Filing 93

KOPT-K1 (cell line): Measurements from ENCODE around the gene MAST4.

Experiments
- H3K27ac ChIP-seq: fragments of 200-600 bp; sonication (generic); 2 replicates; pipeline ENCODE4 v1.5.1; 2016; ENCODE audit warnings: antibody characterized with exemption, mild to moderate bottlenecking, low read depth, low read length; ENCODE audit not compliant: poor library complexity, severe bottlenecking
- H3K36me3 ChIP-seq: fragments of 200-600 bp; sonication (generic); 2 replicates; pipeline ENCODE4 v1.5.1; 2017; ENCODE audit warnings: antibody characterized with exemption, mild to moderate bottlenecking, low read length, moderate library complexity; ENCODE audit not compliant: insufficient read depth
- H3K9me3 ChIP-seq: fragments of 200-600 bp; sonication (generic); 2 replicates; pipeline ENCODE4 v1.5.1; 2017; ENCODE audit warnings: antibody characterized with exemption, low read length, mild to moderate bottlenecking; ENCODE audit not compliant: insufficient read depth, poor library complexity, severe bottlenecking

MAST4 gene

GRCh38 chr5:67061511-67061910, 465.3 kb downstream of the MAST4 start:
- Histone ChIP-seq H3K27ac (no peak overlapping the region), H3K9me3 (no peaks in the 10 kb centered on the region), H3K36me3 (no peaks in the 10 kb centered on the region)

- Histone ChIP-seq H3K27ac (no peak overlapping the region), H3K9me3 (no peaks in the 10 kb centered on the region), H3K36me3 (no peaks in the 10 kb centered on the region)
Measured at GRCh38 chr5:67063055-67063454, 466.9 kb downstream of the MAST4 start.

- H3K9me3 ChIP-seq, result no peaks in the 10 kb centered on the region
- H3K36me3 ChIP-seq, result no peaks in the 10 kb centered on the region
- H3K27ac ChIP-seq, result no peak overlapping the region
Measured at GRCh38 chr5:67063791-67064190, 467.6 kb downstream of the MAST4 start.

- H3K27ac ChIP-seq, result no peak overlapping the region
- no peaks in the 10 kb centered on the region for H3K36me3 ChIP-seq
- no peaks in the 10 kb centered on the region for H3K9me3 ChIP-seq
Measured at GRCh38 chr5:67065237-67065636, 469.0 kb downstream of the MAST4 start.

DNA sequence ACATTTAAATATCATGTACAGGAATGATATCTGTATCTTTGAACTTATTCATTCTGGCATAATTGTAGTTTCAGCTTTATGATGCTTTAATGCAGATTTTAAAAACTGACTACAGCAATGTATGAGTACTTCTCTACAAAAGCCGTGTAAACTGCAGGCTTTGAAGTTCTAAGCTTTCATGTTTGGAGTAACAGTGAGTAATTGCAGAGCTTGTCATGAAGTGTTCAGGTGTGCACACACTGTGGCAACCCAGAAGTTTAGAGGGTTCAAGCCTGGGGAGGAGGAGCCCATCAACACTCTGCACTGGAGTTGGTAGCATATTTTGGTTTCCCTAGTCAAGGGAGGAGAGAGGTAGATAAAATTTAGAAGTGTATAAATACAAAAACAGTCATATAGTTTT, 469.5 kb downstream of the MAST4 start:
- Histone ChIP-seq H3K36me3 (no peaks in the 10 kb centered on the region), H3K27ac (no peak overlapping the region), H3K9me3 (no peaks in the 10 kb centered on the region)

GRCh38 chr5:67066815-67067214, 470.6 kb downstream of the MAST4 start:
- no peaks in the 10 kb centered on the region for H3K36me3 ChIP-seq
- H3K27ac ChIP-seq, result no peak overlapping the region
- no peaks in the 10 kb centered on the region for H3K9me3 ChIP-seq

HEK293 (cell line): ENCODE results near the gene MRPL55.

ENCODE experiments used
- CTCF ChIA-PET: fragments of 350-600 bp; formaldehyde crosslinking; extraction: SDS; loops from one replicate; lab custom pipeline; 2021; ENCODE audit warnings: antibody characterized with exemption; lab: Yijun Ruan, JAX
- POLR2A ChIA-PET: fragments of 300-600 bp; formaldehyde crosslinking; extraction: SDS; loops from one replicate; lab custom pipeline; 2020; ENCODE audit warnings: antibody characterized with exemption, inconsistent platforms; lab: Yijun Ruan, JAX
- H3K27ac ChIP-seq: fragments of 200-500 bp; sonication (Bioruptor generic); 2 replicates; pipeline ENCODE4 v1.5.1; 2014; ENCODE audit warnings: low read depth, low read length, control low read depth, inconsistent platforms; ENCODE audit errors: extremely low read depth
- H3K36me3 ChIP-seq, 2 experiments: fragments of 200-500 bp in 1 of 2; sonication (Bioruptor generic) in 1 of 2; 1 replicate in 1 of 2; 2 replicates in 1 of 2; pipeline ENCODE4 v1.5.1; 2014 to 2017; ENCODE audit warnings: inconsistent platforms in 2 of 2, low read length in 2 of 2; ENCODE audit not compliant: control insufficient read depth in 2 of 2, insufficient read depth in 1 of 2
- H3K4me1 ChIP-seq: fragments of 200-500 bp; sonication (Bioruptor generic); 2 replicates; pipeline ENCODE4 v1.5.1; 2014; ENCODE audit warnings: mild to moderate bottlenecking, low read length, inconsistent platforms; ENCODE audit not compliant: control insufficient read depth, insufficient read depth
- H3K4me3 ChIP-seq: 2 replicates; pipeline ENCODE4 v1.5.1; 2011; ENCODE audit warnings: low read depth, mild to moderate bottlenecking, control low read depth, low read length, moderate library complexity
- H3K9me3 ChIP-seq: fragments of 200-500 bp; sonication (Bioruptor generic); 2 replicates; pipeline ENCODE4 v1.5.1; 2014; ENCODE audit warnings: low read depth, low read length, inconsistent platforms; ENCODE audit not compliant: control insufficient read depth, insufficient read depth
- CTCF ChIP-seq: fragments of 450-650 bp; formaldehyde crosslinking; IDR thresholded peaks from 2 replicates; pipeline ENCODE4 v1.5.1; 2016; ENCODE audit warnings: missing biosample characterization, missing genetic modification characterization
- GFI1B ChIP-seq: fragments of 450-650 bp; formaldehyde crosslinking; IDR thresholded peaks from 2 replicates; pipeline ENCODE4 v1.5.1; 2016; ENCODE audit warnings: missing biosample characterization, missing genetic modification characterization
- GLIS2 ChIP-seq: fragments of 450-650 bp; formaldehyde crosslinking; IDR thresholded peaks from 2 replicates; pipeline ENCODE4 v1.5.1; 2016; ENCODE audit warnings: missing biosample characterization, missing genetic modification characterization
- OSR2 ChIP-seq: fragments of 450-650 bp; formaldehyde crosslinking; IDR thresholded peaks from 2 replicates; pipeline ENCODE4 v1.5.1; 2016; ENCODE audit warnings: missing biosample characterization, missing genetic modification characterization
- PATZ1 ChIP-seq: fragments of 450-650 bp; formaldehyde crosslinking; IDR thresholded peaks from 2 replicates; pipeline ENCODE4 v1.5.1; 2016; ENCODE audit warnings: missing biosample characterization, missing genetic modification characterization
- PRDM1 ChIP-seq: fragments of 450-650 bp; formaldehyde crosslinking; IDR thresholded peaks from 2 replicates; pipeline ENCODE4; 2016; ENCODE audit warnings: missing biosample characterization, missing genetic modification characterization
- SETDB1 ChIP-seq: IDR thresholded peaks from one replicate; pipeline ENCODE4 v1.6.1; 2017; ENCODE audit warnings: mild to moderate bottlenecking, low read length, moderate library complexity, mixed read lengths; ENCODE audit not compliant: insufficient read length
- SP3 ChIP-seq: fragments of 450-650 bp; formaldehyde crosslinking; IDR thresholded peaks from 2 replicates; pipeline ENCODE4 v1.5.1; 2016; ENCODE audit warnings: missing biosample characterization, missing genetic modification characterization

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ROBBINS et al v. LOWER MERION SCHOOL DISTRICT et al Doc. 93 IN THE UNITED STATES DISTRICT COURT FOR THE EASTERN DISTRICT OF PENNSYLVANIA BLAKE J. ROBBINS, a Minor, by his Parents and Natural Guardians, MICHAEL E. ROBBINS and HOLLY S. ROBBINS, Individually, and on Behalf of all Similarly Situated Persons, Plaintiffs, : : : : : : : v. : : LOWER MERION SCHOOL DISTRICT, : THE BOARD OF DIRECTORS OF THE : LOWER MERION SCHOOL DISTRICT, and : CHRISTOPHER W. McGINLEY, : Superintendent of Lower Merion School : District, : Defendants. : DuBOIS, J. MEMORANDUM I. INTRODUCTION Plaintiffs initiated this lawsuit by filing a class action complaint on February 16, 2010. In their complaint, plaintiffs allege that defendants violated their constitutional and statutory rights to privacy by remotely activating web cameras on computers provided to all high school students by Lower Merion School District, without the permission of the students or their parents, and without the issuance of any policies regarding such remote activation. From February 23, 2010, to May 14, 2010, the Court issued a series of preliminary injunctions by agreement of the parties that, among other things, prohibited the remote activation of web cameras and the distribution of images or any information obtained through the Lan Rev software on the student computers. Presently before the Court is plaintiffs' Motion for Interim Attorneys' Fees Pursuant to 42 1 CIVIL ACTION NO. 10-665 August 30, 2010 U.S.C. 1988. For the reasons stated below, plaintiffs' motion is granted in part, and denied in part. Plaintiffs' motion is granted with respect to those fees and costs related to the entry of preliminary injunctive relief. Plaintiffs motion is denied with respect to all other fees and costs . III. DISCUSSION A. Plaintiffs Are a Prevailing Party Under 42 U.S.C. 1988(b) Under what is known as the American Rule, a prevailing litigant is not entitled to collect attorneys' fees from the loser. See Travelers Cas. and Sur. Co. of Am. v. Pac. Gas and Elec. Co., 549 U.S. 443, 448 (2007). However, 42 U.S.C. 1988(b) creates an exception to this rule for litigants who prevail in an action filed pursuant to 42 U.S.C. 1983. See Solomen v. Redwood Advisory Co., 223 F. Supp. 2d 681, 682 (E.D. Pa. 2002). The statute provides, in relevant part: "[i]n any action or proceeding to enforce a provision of sections 1981, 1981(a), 1982, 1983, 1985, and 1986 of this title, . . .the court, in its discretion, may allow the prevailing party, other than the United States, a reasonable attorney's fee as part of the costs . . . . " 42 U.S.C. 1988(b). A party need not win a suit in order to be a prevailing party. Wheeler v. Towanda Area Sch. Dist., 950 F.2d 128 (3d Cir. 1991). Rather, a prevailing party is one who "succeed[s] on any significant issue in litigation which achieves some of the benefit the part[y] sought in bringing suit." Hensley v. Eckerhart, 461 U.S. 424, 433 (1983). To achieve "prevailing party" status, plaintiffs must demonstrate a "judicially sanctioned change in the legal relationship of the parties." Buckhannon Bd. & Care Home v. W. Va. Dep't of Health & Human Res., 532 U.S. 598, 605 (2001); see Singer Mgmt. Consultants, Inc. v. Milgram, --- F.3d ---, 2010 U.S. App. LEXIS 16214, at *13 (3d Cir. Aug. 5, 2010). However, "a plaintiff does not become a `prevailing party' solely because his lawsuit causes a voluntary change in the defendant's 2 conduct." People Against Police Violence v. City of Pittsburgh, 520 F.3d 226, 232 (3d Cir. 2008). "Rather, the change in the parties' legal relationship must be the product of judicial action." Singer Mgmt., 2010 U.S. App. LEXIS 16214, at *13-*14 (citing Buckhannon, 532 U.S. at 605-06). In their Motion for Interim Attorneys' Fees, plaintiffs assert that they are a prevailing party, and thus are entitled to attorneys' fees under 42 U.S.C. 1988(b). Specifically, plaintiffs claim that "[t]he injunctive relief currently in place materially alters the legal relationship between the parties which existed prior to this litigation." (Pls.' Mem. 12.) Defendants argue to the contrary that "[a] party does not prevail for purposes of Section 1988 . . . when the defendant voluntarily ceases the complained-of conduct, even when the complaint serves as the `catalyst' for the change in behavior." (Defs.' Mem. 23 (citing Buckhannon, 532 U.S. at 632).) All injunctive relief in this case was "the product of judicial action" and was "judicially sanctioned." See Buckhannon, 532 U.S. at 605; Singer Mgmt., 2010 U.S. App. LEXIS 16214, at *13-*14. Although the injunctions issued by the Court were agreed upon by the parties, the Court facilitated that agreement through active case management, which included a number of telephone and in-chambers conferences. See Singer Mgmt., 2010 U.S. App. LEXIS 16214, at *16-*17 (determining that relief was "judicially sanctioned" in part because "the Court's involvement went far beyond its issuance of the TRO," and included "inimical questioning" during the TRO hearing that ultimately led to the relief entered). Moreover, the injunctive relief granted by the order dated May 14, 2010, is judicially enforceable by any person adversely affected by a violation of the order. As a result, the Court concludes that plaintiffs are a "prevailing party" for the purposes of a fee award under 42 U.S.C. 1988. 3 B. Plaintiffs Are Entitled to Reasonable Fees Plaintiffs must "prove that [their] request for attorney's fees is reasonable. To meet [this] burden, the fee petitioner must `submit evidence supporting the hours worked and rates claimed.'" Rode v. Dellarciprete, 892 F.2d 1177, 1183 (3d Cir. 1990) (quoting Hensley v. Eckerhart, 461 U.S. 424, 433 (1983)). Under Third Circuit law, "a fee petition should include `some fairly definite information as to the hours devoted to various general activities, e.g., pretrial discovery, settlement negotiations, and the hours spent by various classes of attorneys, e.g., senior partners, junior partners, associates,'" but "`it is not necessary to know the exact number of minutes spent nor the precise activity to which each hour was devoted nor the specific attainments of each attorney.'" Id. at 1190 (quoting Lindy Bros. Builders, Inc. of Phila. v. Am. Radiator & Standard Sanatory Corp., 487 F.2d 161, 167 (3d Cir. 1973)). Courts should reduce the fee awarded for "excessive, redundant, or otherwise unnecessary" hours, and can also "deduct hours when the fee petition inadequately documents the hours claimed." Id. at 1183. Plaintiffs request a total of $435,790.601 in interim attorneys' fees and costs, and attach to their motion an exhibit detailing each reimbursable item by attorney name, task, and time completed. (See Pls.' Mot. Ex. D.) Plaintiff also appends certifications submitted by the three main timekeepers Mark S. Haltzman, Stephen Levin, and Frank Schwartz to demonstrate that the hourly rates for the attorneys "accurately reflect[s] their respective background, skill and experience." (Pls.' Mem. 15.) Defendants do not dispute that the hourly rates submitted by plaintiffs are reasonable for attorneys of equivalent skill and experience. Counsel originally requested $418,850.60 in fees and costs. The additional fee was incurred in preparing a reply memorandum to defendants' opposition brief. (See Pls.' Am. Reply Mem. Ex. D.) 4 1 In their response to plaintiffs' motion, defendants attack the adequacy of plaintiffs' fee request on three main grounds: (1) plaintiffs request fees for work unrelated to the attainment of preliminary injunctive relief; (2) plaintiffs request fees for unreasonable, unnecessary, and excessive work; and (3) plaintiffs seek to recover costs for non-reimbursable expenses. The Court addresses each of these arguments below. 1. Only Fees Related to Preliminary Injunctive Relief Are Reimbursable At This Time Defendants claim that plaintiffs should not be able to recover fees for work recovered after May 14, 2010, the date of the last injunction order. Defendants argue "nothing their counsel has done since then was necessary to the equitable relief, and indeed all of the substantive work they have done since then has been done in support of individual damages claims." (Defs.' Mem. 29.) In support of their position, defendants rely on Institutionalized Juveniles v. Secretary of Public Welfare, 758 F.2d 897 (3d Cir. 1985), for the proposition that "fees accrued after [the] prevailing party achieves success are not recoverable" (Defs.' Mem. 30). Plaintiffs disagree with defendants, and assert that Institutionalized Juveniles does "not establish any bright line test of the date on which attorneys fees are no longer recoverable." (Pls.' Am. Reply Mem. 19.) That court noted that while the case before it had been litigated to a final judgment, in a case "involv[ing] the ongoing enforcement of a[n] . . . injunction, . . . it may very well be proper for a district court to determine eligibility for attorney fees according to whether a party prevailed in a specific aspect of the proceedings." Institutionalized Juveniles, 758 F.2d at 919 n.36. In this case, plaintiffs have succeeded in obtaining an injunction that, among other things, prohibits remote activation of computer webcams and establishes a procedure for defendants to 5 create new policies and procedures with respect to student laptop privacy.2 Thus, as the Court concludes that plaintiffs are prevailing parties with respect to the attainment of preliminary injunctive relief, they are entitled to all reasonable fees related to that relief. However, because plaintiffs have not yet obtained a final injunction, the Court determines that counsel's work since May 14, 2010, in securing permanent equitable relief is not reimbursable at this time. When a permanent injunction is in place, counsel may submit a supplemental fee motion to the Court. In determining what fees plaintiffs may properly recover at this stage in the case, the Court rejects defendants' bright line rule that any fees requested after the order of May 14, 2010, should be disallowed. Rather, plaintiffs may have completed work after this date that relates to preliminary and not permanent injunctive relief, and fees for those hours may be properly awarded at this time. As a result of this determination, on the present state of the record, the Court cannot determine the precise amount of attorneys' fees and costs that plaintiffs are entitled to receive at this time. Plaintiffs are instructed to submit an amended fee motion in conformance with this Memorandum and the attached Order. 2. Defendants' Argument That Plaintiffs' Fees Are Unreasonable, Unnecessary, and Excessive Defendants raise additional challenges to certain categories of fees requested by plaintiffs, and the Court addresses each of them below. The Lower Merion School District School Board approved revised laptop policies on August 15, 2010. These policies regulate District access of student computers, and among other things, will require written consent for the District to remotely access computers for repair purposes or to active the theft tracking software. 6 2 a. Fees Related to Damages Claims First, defendants argue that nearly twenty-two (22) hours of counsel's time "includes . . . entries explicitly related to claims for damages" and that these hours are not related to the equitable relief sought particularly after May 14, 2010. (Defs.' Mem. 28-29.) In response, plaintiffs argue that "plaintiffs' counsel's work in furtherance of obtaining equitable relief has been, to date, inextricably intertwined with any work related to an assessment of damages, such that said work cannot be parsed . . . ." (Pls.' Am. Reply Mem. 20.) Plaintiffs' counsel has sought "to discover and understand the parameters of Defendants' wrongful conduct," which relates to both equitable claims and claims for damages. (Id.) Plaintiffs' counsel had a duty to investigate the claims against defendants. That investigation presented common questions of fact relating to the claims for both equitable relief and compensatory damages. The Court concludes that the fees accrued prior to May 14, 2010, to which defendants object were intertwined with plaintiffs' efforts to obtain preliminary injunctive relief, and as a result, were reasonable. Thus, they are recoverable by plaintiffs at this time. With respect to the fees covering work after May 14, 2010, to which defendants object, the Court concludes that these fees are not properly awarded to plaintiffs at this time because final injunctive relief has not yet been ordered. b. Fees Related to Depositions Second, defendants claim that plaintiffs' counsel conducted depositions that were irrelevant to equitable relief, as they largely focused on damages claims. (Defs.' Mem. 30-31.) In response, plaintiffs state that taking the depositions "was essential to full understanding of the manner and method" by which the alleged violations occurred. (Pls.' Am. Reply Mem. 15.) The 7 Court agrees. The Court concludes that fees related to depositions taken before May 14, 2010, that were conducted in relation to the obtaining of preliminary equitable relief are reasonable and reimbursable at this time. Depositions taken after May 14, 2010, that relate to the entry of permanent equitable relief may be reimbursable once a final injunction is issued. c. Fees for Attorneys Not Referenced in Plaintiffs' Motion Third, defendants argue that work was performed by seven attorneys not referenced in plaintiffs' motion, amounting to $19,355 in fees. Defendants ask to the Court to either disallow these fees because plaintiffs "have not provided the requisite certifications" or "require plaintiffs to submit appropriate evidence." (Defs.' Mem. 31.) In response, plaintiffs attach the attorneys' biographical information in their reply memorandum, with the exception of one attorney who was only briefly with the law firm. (Pls.' Am. Reply Mem. 23 & n.12, Ex. C.) The Court concludes that plaintiffs have provided sufficient information about the attorneys who worked on the case, and rejects defendants' argument on this claim. d. Fees for Preparing Discovery Motions Never Filed or Served Fourth, defendants contend that plaintiffs should not receive fees for preparing discovery papers that were never filed or served, which amounted to more than $6,000. (Defs.' Mem. 3132.) Plaintiffs respond that it is unreasonable to expect attorneys to file every motion they prepare, and that conducting research on motions helped plaintiffs to resolve disputes with defendants. (Pls.' Am. Reply Mem. 24-25.) The Court finds these hours reasonable, and rejects defendants' argument on this issue. e. Fees for Plaintiffs' Motion for Class Certification Fifth, defendants assert that (1) plaintiffs' Motion for Class Certification was unnecessary 8 to obtain equitable relief; (2) the fees requested are excessive at $27,000 for a motion that was two pages long and supported by a twelve-page memorandum; and (3) the motion failed to satisfy the evidentiary standard set forth in In re Hydrogen Peroxide Antitrust Litigation, 552 F.3d 305 (3d Cir. 2008). Plaintiffs explain that "during several conferences with the Court, it was specifically discussed that the case would be moving forward with the Plaintiffs filing a Motion for Class Certification for Equitable Relief only." (Pls.' Am. Reply Mem. 27.) Thus, "[p]laintiffs should not be penalized for proceeding with preparing documentation in accordance with its understanding of how all the parties desired this case to proceed." (Id.) Continuing, plaintiffs argue that since "[d]efendants filed a cross motion seeking . . . a Permanent injunction solely to avoid having the class certified[,] . . . the work on the Motion for Class Certification has already served a tangible benefit." (Id.) The Court agrees with plaintiffs' counsel that there were several discussions with the Court about the filing of a class certification motion for equitable relief only. There was no objection interposed by defendants at that time. After the motion was filed, defendants filed detailed objections, including a cross motion for permanent injunctive relief. The Court has not yet ruled on those motions, but notes that these motions have resulted in discussions regarding a broad-based permanent injunction without the need for class certification. Thus, reimbursement of fees related to class certification at this time is premature. Once a final injunction has been obtained, plaintiffs may submit a supplemental motion for fees which may include work on their motion for class certification. f. Fees for Opposing the Wortley Motion for Intervention Sixth, defendants argue that plaintiffs' fees accrued in opposition to the Wortley Motion 9 for Intervention in no way furthered the equitable relief sought, and thus should be disallowed. (Defs.' Mem. 31.) Defendants emphasize that the "Wortley intervenors contributed substantially to the equitable relief for which plaintiffs take credit." (Id.) Plaintiffs respond that "[g]iven the alignment of the Wortley intervenors with Defendants, Plaintiffs were compelled to oppose the Wortley intervention in order to successfully prosecute their claim." (Pls.' Am. Reply Mem. 26.) The Court determines that time spent by plaintiffs in opposing the Wortley Motion for Intervention was reasonable, as counsel's intent was to ensure that plaintiffs' claims were fully litigated. Thus, defendants' argument to deny fees on this ground is rejected. g. Fee Request for Preparing Fee Motion Is Excessive and Unreasonable Finally, defendants argue that plaintiffs' fee request for their Motion for Interim Attorneys' Fees is excessive. Plaintiffs request over $15,000 in fees for preparation of their original motion, and an additional $17,000 for preparing their reply memorandum. The Court concludes that these fees are excessive, and instead will award $10,000 for preparation of the original fee motion, and an additional $12,000 for the preparation of the reply memorandum. 2. Defendants' Arguments That Costs Are Non-Reimbursable Defendants also argue that plaintiffs request reimbursement for costs that are nonreimbursable under 28 U.S.C. 1920, as that statute "excludes overhead expenses that are not normally billed directly to a client but instead are incorporated into the hourly rate charged by counsel." (Defs.' Mem. 33.) As a result, defendants argue that plaintiffs' costs related to plaintiffs' computer consultant, IT Acceleration, depositions, and legal research are not reimbursable. The Court addresses each of defendants' arguments below. a. Plaintiffs' Computer Consultant Costs 10 First, defendants challenge the award $87,925 to cover plaintiffs' computer consultant fees, stating that "there is no authority for shifting Mr. Steinbach's fees to the District, and the Court should deny Plaintiffs' request for them as a matter of law." (Defs.' Mem. 33-34.) Pursuant to 42 U.S.C. 1988(c), "the court, in its discretion, may include expert fees as part of the attorneys' fee," but only in an "action or proceeding to enforce a provision of [42 U.S.C.] section 1981 or 1981(a)." Defendants argue that because the award of expert fees is limited to claims under 1981 and 1981a, plaintiffs cannot not recover expert fees by virtue of their 1983 claim. (Defs.' Mem. 33-34.) Applying this provision, judges in this district have denied 1983 plaintiffs' request for expert fees. See Vassallo v. Fox, No. 04-697, 2005 WL 707353, at *3 (E.D. Pa. April 4, 2005); Surgner v. Blair, No. 95-5331, 1996 WL 284993, at *5 (E.D. Pa. May 20, 1996). Further, defendants assert that even if legal authority existed to shift these fees, "[p]laintiffs provide no specificity about what Mr. Steinbach has done, and he has not produced a report." (Defs.' Mem. 34.) Plaintiffs argue that "there is authority for the proposition that plaintiff may recover fees of consulting experts, . . . who assist the attorney in preparing the case and understanding the relevant subject matter in this case complex computer technology . . . ." (Pls.' Am. Reply Mem. 10.) In addition, plaintiffs argue that consultant fees are also recoverable under the fee shifting provision of the Electronic Communications Privacy Act and the Stored Communications Act. (Id. at 13.) As a supplemental exhibit to their motion, plaintiffs submit the consultant's detailed billing records. (Id. Ex. E.) "[T]he phrase `reasonable attorneys' fee' can encompass work performed by individuals who are not attorneys." Interface Cmty. Org. v. Honeywell Int'l, Inc., 426 F.3d 694, 716 (3d Cir. 11 2005). The Third Circuit has observed that non-testifying experts who "assisted the attorneys in preparing their ultimate work product" have "a strong claim" for compensation. Id.; see also Missouri v. Jenkins ex. rel. Agyei, 491 U.S. 274, 285 (1989) (noting that "clearly, a reasonable attorney fee cannot have been meant to compensate only work performed personally by members of the bar"). In this case, plaintiffs' computer consultant was not an expert for trial purposes, and thus does not fall under the restrictions of 42 U.S.C. 1988(c).3 Rather, the consultant educated plaintiffs attorneys on issues central to the case and provided invaluable technical skill. As a result, the Court rejects defendants' argument that costs for plaintiffs' computer consultant should be denied. However, the Court again notes that only work related to the obtaining of preliminary injunctive relief is reimbursable at this time. b. IT Acceleration Costs Second, defendants claim that "[p]laintiffs seek $419.23 in consulting services for `IT Acceleration' . . . [but] [p]laintiffs' Motion does not explain this cost." (Defs.' Mem. 35.) Plaintiffs explain that "this `cost' was fifty percent of the charge for IT Acceleration to take possession of and make a duplicate copy of the hard drive of Blake Robbins['s] computer" and that "[d]efendants were billed by IT Acceleration for the other half." (Pls.' Am. Reply Mem. 25.) The Court concludes that this is a reasonable and reimbursable cost, and rejects defendants' argument as to this issue. c. Deposition Costs As a result of this determination, the Court need not address whether the computer consultant fees would be recoverable under the Electronic Communications Privacy Act or the Stored Communications Act. 12 3 Third, defendants state that, "[g]iven that the depositions plaintiffs took were not necessary to obtain injunctive relief, the Court should deny plaintiffs the stenographic expenses for the depositions that total $7,790." (Defs.' Mem. 35.) Defendants also argue that "the Court should reject plaintiffs' requests for the $4,836 paid to videotape the depositions," as there is no indication deposed witnesses would be unable to testify at trial, and even if there was, reading the deposition into the record would accomplish the same result. (Id.) To the contrary, plaintiffs contend that depositions were videotaped because there was no assurance that deponents would be available at the time of trial, as two were employees placed on administrative leave and another was an ex-employee of the defendants. (Pls.' Am. Reply Mem. 17.) Moreover, plaintiffs assert that if witnesses were unavailable for trial, "an assessment of their credibility is far more effectively made based upon a videotaped deposition upon the reading of a dry transcript." (Id. at 18.) The Court has concluded above that the depositions were relevant to plaintiffs' full investigation of plaintiffs' claims. Accordingly, stenographic costs are reasonable. Further, plaintiffs have provided a reasonable basis for their decision to videotape the depositions, and thus defendants' argument that plaintiffs' request for costs should be denied on this basis is rejected. However, only the costs related to depositions conducted with respect to the obtaining of preliminary injunctive relief are recoverable at this time. d. Legal Research Costs Finally, defendants argue that electronic research charges are reimbursable only when "the prevailing party's counsel normally bills them to a client." (Defs.' Mem. 36.) In this case, defendants state that "[p]laintiffs do not provide the requisite information about their counsel's 13 billing practices" or "identify the purpose of the charges," and that research on damages issues would not be a recoverable cost. (Id.) In response, plaintiffs state that "all of the `costs' set forth in the Motion for Interim Fee are the type of costs which Lamm Rubenstone normally charges through to its client on a regular basis." (Pls.' Am. Reply Mem. 24.) The Court concludes that because plaintiffs normally bill their clients for legal research costs, such costs may be recoverable in this case. Any research costs prior to May 14, 2010, that relate to obtaining preliminary equitable relief, or that relate to compensatory damages but are sufficiently intertwined with work done to obtain equitable relief, are reimbursable at this time. Once a final injunction has been obtained, plaintiffs may include in their supplemental motion a request for research costs related to the final injunction. Plaintiffs may not recover research costs that relate solely to damages claims. V. CONCLUSION For the reasons set forth above, Plaintiffs' Motion for Interim Attorneys' Fees is granted in part, and denied in part. Plaintiffs' motion is granted with respect to those fees and costs related to the entry of preliminary injunctive relief. Plaintiffs motion is denied on the present state of the record with respect to all other fees and costs. An appropriate order follows. 14